SMEs adapting to new challenges

SME Research

Are small to medium enterprises coping with power cuts and the prospect of erratic supply for the next half-decade? What about crime? Is South Africa’s infrastructure failing the SME?

These are among the crucial questions SME Survey 2008 raises as it gauges the competitiveness and profitability of small to medium enterprises which are frequently seen as the engine room of growth in South Africa. Sponsored by Standard Bank and Fujitsu Siemens Computers, the survey is in its 6th year and measures sentiment, confidence and the factors that contribute to the competitiveness of an SME.

Arthur Goldstuck, principal researcher for SME Survey, notes that the economic landscape in South Africa has changed dramatically in just six months. “From a buoyant economic climate and abundant availability of credit, from a relatively reliable and stable power supply and the assurance that the water from the tap is arguably the best in the world, companies today find themselves challenged in ways they had never expected,” he says.

“In examining the infrastructure challenges which business must cope with, we are referring to the physical environment in which the SME operates. This includes roads, electricity, traffic lights and congestion, transport costs and more. That environment is changing in front of our eyes and is having an impact on how the SME is likely to perform,” says Goldstuck.

SME Survey 2008 will strongly focus on the impact of infrastructure problems created partly by load shedding and by the lack of planning in key infrastructural areas, Goldstuck continues.

“We will look at the ability of the SME to deal with these new rules of doing business. Questions that must be asked include the impact that load shedding has had on profitability and competitiveness. Methods of coping with these problems, such as the purchase of generators, laptops and 3G connectivity, will also be explored,” says Goldstuck.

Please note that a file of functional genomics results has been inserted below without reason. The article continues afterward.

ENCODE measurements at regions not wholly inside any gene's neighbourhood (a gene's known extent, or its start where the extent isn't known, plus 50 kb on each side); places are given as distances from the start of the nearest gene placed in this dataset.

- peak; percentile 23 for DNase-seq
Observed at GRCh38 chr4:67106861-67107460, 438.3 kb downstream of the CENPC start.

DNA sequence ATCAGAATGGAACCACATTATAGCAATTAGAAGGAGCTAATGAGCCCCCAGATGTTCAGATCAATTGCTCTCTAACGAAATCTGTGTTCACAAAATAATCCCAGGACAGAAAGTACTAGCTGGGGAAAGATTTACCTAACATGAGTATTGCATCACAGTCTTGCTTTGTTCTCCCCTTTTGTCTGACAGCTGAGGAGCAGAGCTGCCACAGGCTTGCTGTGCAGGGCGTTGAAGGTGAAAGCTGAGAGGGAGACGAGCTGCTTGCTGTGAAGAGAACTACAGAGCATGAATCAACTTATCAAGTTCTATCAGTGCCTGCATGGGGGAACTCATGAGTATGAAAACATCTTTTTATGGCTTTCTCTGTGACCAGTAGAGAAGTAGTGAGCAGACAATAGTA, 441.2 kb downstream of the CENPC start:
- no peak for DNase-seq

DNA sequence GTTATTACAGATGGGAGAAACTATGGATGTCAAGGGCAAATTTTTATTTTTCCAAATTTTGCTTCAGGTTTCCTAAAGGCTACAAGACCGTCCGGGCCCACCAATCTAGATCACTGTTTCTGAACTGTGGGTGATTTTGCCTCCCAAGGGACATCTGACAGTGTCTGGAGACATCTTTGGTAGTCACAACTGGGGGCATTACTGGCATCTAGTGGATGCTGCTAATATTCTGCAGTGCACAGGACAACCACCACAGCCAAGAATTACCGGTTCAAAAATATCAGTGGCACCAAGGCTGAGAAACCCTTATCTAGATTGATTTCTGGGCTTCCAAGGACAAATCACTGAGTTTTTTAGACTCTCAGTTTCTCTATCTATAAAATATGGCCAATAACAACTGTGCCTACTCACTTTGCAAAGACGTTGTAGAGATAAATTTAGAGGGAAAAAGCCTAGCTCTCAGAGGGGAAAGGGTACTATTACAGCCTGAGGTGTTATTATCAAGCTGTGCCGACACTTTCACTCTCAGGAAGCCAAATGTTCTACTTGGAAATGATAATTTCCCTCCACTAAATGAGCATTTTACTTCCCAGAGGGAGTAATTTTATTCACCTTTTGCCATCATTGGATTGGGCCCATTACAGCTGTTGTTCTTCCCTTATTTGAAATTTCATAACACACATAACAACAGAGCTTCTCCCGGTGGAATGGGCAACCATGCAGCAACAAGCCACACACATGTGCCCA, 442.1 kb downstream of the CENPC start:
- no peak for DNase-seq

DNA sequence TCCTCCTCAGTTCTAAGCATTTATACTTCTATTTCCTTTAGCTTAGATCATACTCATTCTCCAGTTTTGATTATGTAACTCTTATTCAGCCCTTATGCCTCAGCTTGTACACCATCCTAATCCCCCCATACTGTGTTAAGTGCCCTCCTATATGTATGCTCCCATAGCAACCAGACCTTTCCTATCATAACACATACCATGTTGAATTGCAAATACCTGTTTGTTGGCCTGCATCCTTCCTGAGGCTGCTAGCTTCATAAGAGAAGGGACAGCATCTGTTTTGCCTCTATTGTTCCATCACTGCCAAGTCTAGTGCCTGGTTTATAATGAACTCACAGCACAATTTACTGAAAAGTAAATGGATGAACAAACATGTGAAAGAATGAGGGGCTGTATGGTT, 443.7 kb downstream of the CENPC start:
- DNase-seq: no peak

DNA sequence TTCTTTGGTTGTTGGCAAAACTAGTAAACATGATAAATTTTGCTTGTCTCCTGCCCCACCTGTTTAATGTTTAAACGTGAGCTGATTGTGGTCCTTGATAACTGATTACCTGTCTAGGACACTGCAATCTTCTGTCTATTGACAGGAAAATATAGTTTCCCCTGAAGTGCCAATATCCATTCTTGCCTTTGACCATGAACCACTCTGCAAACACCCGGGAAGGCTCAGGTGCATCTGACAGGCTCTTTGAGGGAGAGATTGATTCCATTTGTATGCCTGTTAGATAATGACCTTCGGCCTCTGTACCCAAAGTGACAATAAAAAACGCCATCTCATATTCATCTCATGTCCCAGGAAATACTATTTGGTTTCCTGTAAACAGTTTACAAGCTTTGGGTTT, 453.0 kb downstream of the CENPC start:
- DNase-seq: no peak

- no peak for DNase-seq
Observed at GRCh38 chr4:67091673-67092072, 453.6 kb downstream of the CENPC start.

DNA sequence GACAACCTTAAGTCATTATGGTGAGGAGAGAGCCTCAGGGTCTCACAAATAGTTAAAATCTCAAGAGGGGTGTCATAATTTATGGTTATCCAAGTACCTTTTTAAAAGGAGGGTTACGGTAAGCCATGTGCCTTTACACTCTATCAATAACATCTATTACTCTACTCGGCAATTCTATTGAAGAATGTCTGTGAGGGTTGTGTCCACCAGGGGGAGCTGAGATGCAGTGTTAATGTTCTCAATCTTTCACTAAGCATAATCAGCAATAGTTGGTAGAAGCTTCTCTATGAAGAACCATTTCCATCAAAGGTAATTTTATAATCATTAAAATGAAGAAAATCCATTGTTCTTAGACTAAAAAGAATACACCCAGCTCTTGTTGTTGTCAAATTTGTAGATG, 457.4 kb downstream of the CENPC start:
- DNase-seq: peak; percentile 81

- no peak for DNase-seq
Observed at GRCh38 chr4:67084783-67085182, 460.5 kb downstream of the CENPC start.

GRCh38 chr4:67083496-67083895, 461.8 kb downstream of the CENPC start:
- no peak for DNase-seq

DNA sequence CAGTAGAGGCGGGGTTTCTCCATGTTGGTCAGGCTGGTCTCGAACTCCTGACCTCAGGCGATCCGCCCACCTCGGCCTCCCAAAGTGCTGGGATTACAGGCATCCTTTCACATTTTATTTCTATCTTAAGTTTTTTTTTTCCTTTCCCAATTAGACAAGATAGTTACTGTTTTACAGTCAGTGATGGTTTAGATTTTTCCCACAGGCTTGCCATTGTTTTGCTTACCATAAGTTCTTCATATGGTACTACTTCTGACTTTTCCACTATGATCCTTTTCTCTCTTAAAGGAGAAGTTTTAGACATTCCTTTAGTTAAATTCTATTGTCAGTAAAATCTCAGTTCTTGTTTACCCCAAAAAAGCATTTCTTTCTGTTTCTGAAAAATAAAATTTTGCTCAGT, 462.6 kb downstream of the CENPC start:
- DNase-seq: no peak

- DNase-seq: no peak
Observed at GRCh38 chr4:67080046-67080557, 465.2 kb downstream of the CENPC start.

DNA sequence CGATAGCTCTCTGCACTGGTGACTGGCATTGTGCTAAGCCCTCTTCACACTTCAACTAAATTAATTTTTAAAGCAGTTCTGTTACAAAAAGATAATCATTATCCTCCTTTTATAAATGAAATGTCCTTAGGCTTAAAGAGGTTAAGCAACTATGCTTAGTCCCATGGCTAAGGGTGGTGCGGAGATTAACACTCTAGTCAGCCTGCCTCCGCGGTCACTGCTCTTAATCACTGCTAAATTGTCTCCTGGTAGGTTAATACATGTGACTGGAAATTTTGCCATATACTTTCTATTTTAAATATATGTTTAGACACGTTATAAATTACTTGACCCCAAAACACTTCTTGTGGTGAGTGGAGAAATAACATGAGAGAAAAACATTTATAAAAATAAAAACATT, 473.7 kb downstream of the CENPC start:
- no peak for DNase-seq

Among the new rules of doing business is the issue of coping with crime. “Everyone is aware that our crime levels are incredibly high. In the midst of this, there is a perception that crime against businesses is faceless. It is not. The business owners are people, and crime has a material impact on them and their ability to run a competitive and profitable operation,” Goldstuck says.

According to Scott Gilmour, Head of Customer Strategy for Personal and Business Banking at Standard Bank, small business are impacted by infrastructure challenges.

“However it would be incorrect to imply that the current economic environment is placing significant stress on all small and medium-sized businesses. Consumer-dependent businesses are more susceptible in the current economic environment as consumer spending comes under pressure, but in general it is reassuring to see that businesses have been holding up fairly well,” says Gilmour.

“Participation in research initiatives such as the SME Survey helps Standard Bank better understand the changing needs of small businesses as they adapt to infrastructure challenges. This increased understanding assists us in developing relevant solutions and disseminating value-added business and banking information that support our business clients,” adds Gilmour.